GEAR FOR THE LONG HAUL: TIPS AND TRICKS FOR FINE-TUNING YOUR SUP ACCESSORIES
Paddlers fall into two gear camps: Those that obsess over every item, seeking golden bits of information to gain any sliver of performance on the water or an extra year of longevity in the garage; and those that could care less and just want to paddle that board now, factory fins and all. Wherever you fall on the gear-geek spectrum, understanding the basics of optimizing and maintaining your hard-earned equipment will take you a long way. We reached out to our top contributors and athletes to gather some hacks, tips and tricks to maximize both the performance and the lifespan of your gear.
This article is part of a series of tips and tricks for picking the right gear and maintaining it for the long haul, originally published in our 2018 Gear Guide, available in digital and print here!
Yes, that is a PVC handle. No, I don't want a higher performance grip.
This one works. It cost me 76 cents. Could I have driven half an hour to an actual paddlesports store to buy a proper replacement? Probably. Could a shop professional with the proper tools and equipment have saved me from what became half a ham-fisted day? Perhaps. But that's no fun. And it's no way to form a kinship with your most important piece of gear.
After cracking and losing the temporary handle on a 2009 Werner Nitro prototype, I had a problem. The simple solution was at my corner hardware store in the bin of pipefittings. With a wooden dowel section sawed and then sanded down to fit in the empty tube top, I screwed on the threaded end of the PVC Tee section and slathered it all in two-part epoxy.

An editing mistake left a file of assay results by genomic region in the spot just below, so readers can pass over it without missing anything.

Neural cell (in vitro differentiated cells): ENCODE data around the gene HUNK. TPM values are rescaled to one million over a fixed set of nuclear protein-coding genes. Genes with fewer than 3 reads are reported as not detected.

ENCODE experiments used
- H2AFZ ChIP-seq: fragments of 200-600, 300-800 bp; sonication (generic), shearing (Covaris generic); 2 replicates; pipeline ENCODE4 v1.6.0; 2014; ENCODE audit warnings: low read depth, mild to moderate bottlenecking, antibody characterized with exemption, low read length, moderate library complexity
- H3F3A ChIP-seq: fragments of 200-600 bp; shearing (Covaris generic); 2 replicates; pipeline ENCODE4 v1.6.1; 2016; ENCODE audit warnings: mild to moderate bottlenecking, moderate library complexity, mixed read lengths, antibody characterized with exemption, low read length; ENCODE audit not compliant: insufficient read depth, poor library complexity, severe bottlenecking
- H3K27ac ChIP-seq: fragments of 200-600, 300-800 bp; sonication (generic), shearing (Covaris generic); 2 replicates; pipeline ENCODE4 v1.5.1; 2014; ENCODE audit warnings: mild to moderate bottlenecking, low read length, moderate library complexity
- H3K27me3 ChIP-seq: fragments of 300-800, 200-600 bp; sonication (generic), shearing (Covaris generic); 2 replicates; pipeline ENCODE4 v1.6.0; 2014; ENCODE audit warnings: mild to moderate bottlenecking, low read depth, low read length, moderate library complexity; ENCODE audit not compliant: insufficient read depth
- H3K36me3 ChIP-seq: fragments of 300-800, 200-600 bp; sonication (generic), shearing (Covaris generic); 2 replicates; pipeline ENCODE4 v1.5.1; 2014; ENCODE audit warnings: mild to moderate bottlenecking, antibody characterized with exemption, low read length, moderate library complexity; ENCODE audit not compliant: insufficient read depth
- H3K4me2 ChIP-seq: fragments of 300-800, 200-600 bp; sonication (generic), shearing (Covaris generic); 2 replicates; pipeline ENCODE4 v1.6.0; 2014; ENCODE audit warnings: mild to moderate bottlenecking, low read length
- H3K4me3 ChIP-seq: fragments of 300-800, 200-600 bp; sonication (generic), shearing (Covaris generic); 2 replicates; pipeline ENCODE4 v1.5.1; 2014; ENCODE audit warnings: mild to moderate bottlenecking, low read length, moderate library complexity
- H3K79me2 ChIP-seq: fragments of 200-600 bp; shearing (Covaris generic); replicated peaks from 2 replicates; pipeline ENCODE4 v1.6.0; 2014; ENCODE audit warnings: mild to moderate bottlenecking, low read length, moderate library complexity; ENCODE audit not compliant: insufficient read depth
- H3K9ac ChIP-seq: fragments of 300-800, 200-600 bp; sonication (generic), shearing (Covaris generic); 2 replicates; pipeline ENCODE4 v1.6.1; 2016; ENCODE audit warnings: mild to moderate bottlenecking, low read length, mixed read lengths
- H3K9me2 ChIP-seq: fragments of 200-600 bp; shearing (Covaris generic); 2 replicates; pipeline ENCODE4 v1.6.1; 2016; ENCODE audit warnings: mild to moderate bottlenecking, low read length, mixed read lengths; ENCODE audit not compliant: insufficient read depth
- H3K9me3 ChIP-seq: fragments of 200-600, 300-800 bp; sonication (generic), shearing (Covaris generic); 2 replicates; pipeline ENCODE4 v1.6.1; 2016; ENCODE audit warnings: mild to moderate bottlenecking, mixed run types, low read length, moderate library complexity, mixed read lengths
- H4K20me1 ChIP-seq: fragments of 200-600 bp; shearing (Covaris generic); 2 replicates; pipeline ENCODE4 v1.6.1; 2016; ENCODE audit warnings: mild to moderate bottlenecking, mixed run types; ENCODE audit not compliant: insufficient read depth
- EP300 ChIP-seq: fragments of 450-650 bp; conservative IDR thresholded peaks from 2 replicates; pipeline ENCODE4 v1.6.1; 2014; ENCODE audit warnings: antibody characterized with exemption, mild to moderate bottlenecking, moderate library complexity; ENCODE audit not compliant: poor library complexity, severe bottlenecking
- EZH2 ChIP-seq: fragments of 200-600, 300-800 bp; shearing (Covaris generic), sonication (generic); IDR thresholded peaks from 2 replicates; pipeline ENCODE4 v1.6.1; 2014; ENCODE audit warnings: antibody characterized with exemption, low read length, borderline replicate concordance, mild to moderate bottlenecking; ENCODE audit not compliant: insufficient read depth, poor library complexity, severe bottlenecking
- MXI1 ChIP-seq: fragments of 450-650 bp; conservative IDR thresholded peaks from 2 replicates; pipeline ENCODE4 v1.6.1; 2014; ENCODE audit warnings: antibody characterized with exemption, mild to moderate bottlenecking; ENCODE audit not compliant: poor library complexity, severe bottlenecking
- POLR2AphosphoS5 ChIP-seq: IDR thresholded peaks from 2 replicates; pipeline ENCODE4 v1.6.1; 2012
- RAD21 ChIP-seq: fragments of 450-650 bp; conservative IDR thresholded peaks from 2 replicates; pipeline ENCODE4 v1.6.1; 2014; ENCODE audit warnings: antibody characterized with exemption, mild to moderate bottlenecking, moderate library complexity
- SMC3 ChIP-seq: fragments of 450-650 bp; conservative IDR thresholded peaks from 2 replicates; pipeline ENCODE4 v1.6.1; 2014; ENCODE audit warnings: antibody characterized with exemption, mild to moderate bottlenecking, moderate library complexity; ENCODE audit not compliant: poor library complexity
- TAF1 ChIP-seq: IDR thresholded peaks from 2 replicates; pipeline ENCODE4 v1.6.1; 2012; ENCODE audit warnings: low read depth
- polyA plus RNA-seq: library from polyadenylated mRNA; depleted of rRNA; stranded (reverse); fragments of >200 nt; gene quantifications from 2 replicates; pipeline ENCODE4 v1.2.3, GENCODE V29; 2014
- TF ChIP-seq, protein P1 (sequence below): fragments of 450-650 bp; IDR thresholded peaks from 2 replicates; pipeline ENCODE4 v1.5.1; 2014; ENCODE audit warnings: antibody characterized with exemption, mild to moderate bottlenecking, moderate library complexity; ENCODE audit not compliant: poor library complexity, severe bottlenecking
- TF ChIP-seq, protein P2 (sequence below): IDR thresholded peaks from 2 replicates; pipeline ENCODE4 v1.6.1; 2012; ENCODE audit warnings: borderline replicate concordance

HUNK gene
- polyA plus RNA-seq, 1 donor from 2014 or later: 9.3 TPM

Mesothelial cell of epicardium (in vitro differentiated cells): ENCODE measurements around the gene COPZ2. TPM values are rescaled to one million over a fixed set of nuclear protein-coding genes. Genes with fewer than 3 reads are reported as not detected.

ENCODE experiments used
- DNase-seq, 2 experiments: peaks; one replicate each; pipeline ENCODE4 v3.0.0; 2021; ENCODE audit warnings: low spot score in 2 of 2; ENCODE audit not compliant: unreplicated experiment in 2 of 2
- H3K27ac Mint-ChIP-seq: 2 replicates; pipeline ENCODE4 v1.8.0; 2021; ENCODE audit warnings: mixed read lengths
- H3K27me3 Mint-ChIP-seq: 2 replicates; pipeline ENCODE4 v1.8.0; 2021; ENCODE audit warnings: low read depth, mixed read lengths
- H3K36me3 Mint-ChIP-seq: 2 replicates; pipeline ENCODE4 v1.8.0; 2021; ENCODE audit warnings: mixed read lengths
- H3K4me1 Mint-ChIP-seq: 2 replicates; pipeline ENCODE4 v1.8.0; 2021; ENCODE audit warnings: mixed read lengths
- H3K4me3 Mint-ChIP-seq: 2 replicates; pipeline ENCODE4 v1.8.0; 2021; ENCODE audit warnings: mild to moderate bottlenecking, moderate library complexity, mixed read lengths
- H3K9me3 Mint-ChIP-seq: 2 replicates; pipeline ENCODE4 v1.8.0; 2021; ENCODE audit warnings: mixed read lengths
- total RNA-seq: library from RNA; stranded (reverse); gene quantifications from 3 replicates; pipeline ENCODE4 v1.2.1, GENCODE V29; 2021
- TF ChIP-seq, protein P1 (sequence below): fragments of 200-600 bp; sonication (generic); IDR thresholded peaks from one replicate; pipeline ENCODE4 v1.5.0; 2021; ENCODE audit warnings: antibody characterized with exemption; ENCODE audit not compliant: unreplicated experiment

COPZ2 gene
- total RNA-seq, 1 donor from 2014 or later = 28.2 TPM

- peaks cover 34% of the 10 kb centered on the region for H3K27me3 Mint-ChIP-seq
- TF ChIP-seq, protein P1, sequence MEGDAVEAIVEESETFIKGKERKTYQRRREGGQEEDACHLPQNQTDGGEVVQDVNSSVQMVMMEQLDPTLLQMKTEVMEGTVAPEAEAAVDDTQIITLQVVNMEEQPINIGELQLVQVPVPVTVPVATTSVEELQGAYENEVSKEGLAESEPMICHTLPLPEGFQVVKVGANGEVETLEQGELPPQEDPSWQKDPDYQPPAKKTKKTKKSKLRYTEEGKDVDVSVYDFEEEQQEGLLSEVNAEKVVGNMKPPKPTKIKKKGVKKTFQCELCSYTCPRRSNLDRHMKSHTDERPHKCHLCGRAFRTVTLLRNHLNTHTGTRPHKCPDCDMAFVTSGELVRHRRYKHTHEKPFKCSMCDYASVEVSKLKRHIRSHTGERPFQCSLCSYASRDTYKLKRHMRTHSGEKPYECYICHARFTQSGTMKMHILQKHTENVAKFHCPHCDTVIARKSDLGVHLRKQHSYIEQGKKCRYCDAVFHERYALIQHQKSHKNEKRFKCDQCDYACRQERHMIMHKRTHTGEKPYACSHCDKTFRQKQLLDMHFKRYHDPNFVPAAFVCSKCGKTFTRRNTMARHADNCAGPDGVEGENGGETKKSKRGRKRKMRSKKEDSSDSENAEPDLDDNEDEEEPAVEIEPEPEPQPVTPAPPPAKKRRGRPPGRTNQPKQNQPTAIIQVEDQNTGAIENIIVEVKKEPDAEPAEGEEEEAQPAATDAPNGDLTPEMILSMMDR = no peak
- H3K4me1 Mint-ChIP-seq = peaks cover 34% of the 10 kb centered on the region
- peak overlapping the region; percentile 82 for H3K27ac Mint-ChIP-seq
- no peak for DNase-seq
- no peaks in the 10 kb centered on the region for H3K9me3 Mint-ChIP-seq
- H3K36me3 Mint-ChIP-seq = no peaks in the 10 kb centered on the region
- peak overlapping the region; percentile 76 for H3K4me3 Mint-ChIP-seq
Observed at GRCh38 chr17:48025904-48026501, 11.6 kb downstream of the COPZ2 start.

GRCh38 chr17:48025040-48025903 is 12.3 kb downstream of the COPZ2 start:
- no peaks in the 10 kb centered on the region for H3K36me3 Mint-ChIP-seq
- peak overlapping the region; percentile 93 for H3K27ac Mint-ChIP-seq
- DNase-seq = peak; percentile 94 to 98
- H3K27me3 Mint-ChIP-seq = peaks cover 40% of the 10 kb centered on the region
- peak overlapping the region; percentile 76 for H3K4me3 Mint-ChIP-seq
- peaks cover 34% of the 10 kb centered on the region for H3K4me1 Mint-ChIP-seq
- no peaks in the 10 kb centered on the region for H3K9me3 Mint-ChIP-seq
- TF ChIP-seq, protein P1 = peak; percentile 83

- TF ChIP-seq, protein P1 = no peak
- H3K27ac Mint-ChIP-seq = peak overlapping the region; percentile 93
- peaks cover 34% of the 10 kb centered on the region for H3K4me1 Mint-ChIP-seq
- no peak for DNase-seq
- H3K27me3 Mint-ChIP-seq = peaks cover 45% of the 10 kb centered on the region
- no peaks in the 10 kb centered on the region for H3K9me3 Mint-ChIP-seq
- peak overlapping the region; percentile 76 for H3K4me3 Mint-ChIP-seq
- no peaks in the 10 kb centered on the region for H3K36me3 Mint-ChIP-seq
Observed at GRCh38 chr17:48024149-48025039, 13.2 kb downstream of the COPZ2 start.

I used this paddle for the next eight years. Downwind, surf, river, through countless beatings, breathless miles and unspeakable treatment by rocky whitewater runs and salty airline baggage handlers alike.
When anyone asks me for gear recommendations, the answer is always the same simple truth: Get the gear that you will use. My Cro-Magnon handle-badge of honor taught me a corollary lesson: Keep the stuff that works for you. If it breaks, fix it.
After nearly a decade of abuse, the paddle finally broke. The wave was too big, my talent too small. I emerged dazed with half a blade. In that moment, my next thought went to the handle. The PVC remained. Licking my wounds on shore, I vowed to never throw away or replace the proto-paddle. It sits, patiently awaiting the next inspired solution for the other end. –DS
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